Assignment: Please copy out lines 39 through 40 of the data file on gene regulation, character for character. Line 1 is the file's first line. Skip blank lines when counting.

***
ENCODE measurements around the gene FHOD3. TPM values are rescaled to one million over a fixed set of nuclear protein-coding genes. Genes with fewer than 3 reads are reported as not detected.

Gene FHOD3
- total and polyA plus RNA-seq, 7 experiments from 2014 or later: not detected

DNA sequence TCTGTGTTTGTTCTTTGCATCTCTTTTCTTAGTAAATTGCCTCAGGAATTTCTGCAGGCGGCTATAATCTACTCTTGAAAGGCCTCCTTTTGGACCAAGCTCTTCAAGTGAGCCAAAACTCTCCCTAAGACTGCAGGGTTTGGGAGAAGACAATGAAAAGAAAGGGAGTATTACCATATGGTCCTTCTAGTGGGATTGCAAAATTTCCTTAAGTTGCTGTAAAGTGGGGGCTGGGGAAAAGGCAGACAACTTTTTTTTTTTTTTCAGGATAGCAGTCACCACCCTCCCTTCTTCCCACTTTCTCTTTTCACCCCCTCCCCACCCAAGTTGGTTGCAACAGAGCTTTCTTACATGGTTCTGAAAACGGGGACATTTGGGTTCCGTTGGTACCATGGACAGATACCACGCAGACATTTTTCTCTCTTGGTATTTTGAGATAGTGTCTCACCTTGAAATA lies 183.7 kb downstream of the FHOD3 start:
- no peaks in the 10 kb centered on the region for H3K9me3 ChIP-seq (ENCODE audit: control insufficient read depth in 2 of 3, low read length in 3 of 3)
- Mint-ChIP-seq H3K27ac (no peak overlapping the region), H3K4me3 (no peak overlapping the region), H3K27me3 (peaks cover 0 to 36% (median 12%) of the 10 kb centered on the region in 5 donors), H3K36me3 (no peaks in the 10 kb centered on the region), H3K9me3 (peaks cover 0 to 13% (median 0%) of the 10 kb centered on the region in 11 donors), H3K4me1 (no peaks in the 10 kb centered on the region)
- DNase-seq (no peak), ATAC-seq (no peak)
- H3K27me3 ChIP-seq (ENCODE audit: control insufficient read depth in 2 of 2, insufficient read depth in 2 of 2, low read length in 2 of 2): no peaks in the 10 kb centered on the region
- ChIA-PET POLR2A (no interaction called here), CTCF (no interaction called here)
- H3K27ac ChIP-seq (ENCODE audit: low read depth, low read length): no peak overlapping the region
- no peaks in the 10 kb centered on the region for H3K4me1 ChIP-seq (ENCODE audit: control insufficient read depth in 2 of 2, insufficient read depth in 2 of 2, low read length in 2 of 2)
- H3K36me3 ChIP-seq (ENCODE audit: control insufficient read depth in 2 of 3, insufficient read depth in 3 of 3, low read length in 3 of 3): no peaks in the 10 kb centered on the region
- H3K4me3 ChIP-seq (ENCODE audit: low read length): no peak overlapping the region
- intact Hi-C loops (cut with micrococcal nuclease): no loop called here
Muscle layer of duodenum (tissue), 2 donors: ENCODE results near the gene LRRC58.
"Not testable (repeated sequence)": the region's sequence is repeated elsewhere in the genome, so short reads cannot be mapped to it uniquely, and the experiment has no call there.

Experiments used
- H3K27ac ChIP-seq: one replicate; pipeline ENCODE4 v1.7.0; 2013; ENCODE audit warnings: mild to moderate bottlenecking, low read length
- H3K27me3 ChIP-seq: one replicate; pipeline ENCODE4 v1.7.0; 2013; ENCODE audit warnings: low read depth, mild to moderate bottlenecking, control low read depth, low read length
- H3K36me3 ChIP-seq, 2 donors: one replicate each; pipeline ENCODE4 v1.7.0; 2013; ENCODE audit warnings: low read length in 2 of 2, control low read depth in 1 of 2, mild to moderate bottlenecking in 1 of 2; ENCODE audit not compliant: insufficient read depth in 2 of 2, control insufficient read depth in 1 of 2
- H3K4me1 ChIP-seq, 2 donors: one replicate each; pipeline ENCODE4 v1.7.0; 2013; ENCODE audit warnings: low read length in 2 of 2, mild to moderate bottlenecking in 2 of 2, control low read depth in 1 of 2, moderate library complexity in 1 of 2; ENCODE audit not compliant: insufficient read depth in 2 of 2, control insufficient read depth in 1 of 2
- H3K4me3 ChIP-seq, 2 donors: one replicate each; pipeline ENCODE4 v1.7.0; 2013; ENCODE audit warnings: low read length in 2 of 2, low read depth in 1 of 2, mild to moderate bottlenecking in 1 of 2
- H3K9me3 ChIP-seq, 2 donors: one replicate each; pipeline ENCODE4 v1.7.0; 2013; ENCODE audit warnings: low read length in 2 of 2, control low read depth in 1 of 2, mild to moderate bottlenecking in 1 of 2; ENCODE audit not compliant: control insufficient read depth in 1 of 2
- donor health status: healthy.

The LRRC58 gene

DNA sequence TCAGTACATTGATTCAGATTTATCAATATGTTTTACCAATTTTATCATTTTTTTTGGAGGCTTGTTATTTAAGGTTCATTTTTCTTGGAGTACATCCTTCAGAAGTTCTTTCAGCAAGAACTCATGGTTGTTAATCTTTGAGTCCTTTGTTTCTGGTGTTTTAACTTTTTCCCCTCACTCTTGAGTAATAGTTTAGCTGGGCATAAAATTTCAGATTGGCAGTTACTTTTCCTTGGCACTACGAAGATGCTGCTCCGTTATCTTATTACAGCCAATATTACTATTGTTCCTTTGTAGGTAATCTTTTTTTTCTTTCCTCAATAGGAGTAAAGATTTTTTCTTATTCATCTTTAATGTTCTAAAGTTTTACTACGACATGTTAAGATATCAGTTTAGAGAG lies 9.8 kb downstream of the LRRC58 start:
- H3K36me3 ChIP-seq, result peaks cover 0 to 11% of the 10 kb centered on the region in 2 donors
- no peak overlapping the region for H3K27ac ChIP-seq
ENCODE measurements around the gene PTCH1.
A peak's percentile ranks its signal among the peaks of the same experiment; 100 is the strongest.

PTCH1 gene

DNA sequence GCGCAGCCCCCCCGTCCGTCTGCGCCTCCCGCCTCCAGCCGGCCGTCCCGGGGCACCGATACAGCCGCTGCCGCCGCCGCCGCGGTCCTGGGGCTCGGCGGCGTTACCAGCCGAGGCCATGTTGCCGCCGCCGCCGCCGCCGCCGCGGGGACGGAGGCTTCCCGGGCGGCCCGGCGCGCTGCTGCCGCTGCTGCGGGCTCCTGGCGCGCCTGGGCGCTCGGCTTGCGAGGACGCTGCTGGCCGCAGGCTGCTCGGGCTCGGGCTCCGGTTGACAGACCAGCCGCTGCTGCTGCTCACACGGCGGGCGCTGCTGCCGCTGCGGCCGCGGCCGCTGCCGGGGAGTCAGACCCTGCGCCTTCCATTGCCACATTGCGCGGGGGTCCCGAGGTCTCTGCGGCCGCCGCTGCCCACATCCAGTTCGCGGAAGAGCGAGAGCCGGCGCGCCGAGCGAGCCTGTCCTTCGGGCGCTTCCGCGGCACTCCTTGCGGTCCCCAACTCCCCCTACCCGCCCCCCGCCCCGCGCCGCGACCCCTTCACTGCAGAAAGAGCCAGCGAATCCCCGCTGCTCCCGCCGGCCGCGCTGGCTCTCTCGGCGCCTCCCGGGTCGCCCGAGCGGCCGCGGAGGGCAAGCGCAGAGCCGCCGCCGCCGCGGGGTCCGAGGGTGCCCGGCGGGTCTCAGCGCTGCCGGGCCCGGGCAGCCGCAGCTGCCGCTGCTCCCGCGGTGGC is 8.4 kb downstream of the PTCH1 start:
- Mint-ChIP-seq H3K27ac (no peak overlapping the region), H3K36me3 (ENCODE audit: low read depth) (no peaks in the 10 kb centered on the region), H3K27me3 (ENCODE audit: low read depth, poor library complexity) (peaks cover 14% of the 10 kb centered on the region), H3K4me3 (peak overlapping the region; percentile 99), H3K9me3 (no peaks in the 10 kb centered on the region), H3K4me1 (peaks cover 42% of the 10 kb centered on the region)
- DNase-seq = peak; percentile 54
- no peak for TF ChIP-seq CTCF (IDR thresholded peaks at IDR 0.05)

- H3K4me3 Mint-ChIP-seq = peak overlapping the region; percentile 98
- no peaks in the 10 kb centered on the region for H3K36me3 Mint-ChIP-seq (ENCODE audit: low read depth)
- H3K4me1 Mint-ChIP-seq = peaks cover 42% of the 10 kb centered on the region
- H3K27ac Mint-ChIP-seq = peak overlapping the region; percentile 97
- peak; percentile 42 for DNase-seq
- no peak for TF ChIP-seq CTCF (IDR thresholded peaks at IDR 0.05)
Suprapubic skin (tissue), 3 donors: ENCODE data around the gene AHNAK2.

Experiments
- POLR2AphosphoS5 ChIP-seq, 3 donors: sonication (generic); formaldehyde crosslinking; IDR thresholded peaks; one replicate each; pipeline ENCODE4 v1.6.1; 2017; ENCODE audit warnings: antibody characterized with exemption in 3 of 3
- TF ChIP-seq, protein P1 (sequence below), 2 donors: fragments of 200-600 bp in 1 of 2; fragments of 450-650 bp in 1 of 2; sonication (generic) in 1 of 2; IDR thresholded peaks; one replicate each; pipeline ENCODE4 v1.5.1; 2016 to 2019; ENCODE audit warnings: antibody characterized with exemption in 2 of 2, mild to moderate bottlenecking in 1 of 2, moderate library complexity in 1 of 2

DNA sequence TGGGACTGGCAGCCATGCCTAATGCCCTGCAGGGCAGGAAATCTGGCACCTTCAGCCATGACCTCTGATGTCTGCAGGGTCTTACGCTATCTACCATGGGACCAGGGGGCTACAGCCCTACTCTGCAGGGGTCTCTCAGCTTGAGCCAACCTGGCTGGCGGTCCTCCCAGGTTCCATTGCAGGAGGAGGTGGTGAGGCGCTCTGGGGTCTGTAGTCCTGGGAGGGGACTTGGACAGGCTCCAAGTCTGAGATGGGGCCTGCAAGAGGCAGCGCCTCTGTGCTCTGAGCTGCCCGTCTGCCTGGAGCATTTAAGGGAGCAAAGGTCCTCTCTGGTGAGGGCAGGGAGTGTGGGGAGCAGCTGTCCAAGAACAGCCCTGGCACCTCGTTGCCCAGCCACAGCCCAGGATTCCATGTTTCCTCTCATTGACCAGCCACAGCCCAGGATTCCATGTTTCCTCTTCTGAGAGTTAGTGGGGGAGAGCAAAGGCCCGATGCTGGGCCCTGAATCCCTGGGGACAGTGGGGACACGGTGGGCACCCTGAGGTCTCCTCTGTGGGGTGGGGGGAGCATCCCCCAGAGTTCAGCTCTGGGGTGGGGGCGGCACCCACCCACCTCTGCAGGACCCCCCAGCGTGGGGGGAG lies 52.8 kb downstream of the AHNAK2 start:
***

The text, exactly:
- H3K27ac Mint-ChIP-seq = peak overlapping the region; percentile 97
- peak; percentile 42 for DNase-seq